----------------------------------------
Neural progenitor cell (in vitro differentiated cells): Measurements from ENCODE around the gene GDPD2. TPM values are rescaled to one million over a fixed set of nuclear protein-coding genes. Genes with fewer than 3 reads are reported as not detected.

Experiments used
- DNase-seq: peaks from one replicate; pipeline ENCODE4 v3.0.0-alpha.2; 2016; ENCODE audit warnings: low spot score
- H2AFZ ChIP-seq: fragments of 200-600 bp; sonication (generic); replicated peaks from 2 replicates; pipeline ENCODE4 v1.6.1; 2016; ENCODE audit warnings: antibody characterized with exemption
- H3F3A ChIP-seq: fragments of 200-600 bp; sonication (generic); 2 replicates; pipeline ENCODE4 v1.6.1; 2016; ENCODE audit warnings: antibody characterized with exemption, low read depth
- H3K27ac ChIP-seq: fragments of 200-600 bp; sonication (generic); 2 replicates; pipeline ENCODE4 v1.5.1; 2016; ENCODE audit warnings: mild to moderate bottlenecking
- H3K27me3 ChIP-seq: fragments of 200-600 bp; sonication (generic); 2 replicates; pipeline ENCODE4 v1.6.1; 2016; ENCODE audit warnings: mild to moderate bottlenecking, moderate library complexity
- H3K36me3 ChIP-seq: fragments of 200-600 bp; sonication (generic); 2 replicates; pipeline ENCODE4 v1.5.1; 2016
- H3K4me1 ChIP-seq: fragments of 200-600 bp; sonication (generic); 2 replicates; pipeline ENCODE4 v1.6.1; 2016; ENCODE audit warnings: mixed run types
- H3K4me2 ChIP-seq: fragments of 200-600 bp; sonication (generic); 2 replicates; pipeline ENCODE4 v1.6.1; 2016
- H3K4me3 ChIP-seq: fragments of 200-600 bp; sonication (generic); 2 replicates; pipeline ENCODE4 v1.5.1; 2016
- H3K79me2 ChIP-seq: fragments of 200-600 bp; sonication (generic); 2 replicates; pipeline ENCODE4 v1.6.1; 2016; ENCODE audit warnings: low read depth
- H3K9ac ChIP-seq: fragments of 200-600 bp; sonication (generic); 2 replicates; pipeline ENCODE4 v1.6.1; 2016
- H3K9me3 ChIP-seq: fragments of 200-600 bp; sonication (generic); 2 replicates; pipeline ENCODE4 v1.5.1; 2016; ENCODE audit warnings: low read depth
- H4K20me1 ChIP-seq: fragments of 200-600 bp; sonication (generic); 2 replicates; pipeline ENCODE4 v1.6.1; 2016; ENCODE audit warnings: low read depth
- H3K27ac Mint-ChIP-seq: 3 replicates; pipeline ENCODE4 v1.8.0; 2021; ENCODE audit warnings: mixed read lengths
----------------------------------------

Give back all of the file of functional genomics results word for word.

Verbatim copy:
Neural progenitor cell (in vitro differentiated cells): Measurements from ENCODE around the gene GDPD2. TPM values are rescaled to one million over a fixed set of nuclear protein-coding genes. Genes with fewer than 3 reads are reported as not detected.

Experiments used
- DNase-seq: peaks from one replicate; pipeline ENCODE4 v3.0.0-alpha.2; 2016; ENCODE audit warnings: low spot score
- H2AFZ ChIP-seq: fragments of 200-600 bp; sonication (generic); replicated peaks from 2 replicates; pipeline ENCODE4 v1.6.1; 2016; ENCODE audit warnings: antibody characterized with exemption
- H3F3A ChIP-seq: fragments of 200-600 bp; sonication (generic); 2 replicates; pipeline ENCODE4 v1.6.1; 2016; ENCODE audit warnings: antibody characterized with exemption, low read depth
- H3K27ac ChIP-seq: fragments of 200-600 bp; sonication (generic); 2 replicates; pipeline ENCODE4 v1.5.1; 2016; ENCODE audit warnings: mild to moderate bottlenecking
- H3K27me3 ChIP-seq: fragments of 200-600 bp; sonication (generic); 2 replicates; pipeline ENCODE4 v1.6.1; 2016; ENCODE audit warnings: mild to moderate bottlenecking, moderate library complexity
- H3K36me3 ChIP-seq: fragments of 200-600 bp; sonication (generic); 2 replicates; pipeline ENCODE4 v1.5.1; 2016
- H3K4me1 ChIP-seq: fragments of 200-600 bp; sonication (generic); 2 replicates; pipeline ENCODE4 v1.6.1; 2016; ENCODE audit warnings: mixed run types
- H3K4me2 ChIP-seq: fragments of 200-600 bp; sonication (generic); 2 replicates; pipeline ENCODE4 v1.6.1; 2016
- H3K4me3 ChIP-seq: fragments of 200-600 bp; sonication (generic); 2 replicates; pipeline ENCODE4 v1.5.1; 2016
- H3K79me2 ChIP-seq: fragments of 200-600 bp; sonication (generic); 2 replicates; pipeline ENCODE4 v1.6.1; 2016; ENCODE audit warnings: low read depth
- H3K9ac ChIP-seq: fragments of 200-600 bp; sonication (generic); 2 replicates; pipeline ENCODE4 v1.6.1; 2016
- H3K9me3 ChIP-seq: fragments of 200-600 bp; sonication (generic); 2 replicates; pipeline ENCODE4 v1.5.1; 2016; ENCODE audit warnings: low read depth
- H4K20me1 ChIP-seq: fragments of 200-600 bp; sonication (generic); 2 replicates; pipeline ENCODE4 v1.6.1; 2016; ENCODE audit warnings: low read depth
- H3K27ac Mint-ChIP-seq: 3 replicates; pipeline ENCODE4 v1.8.0; 2021; ENCODE audit warnings: mixed read lengths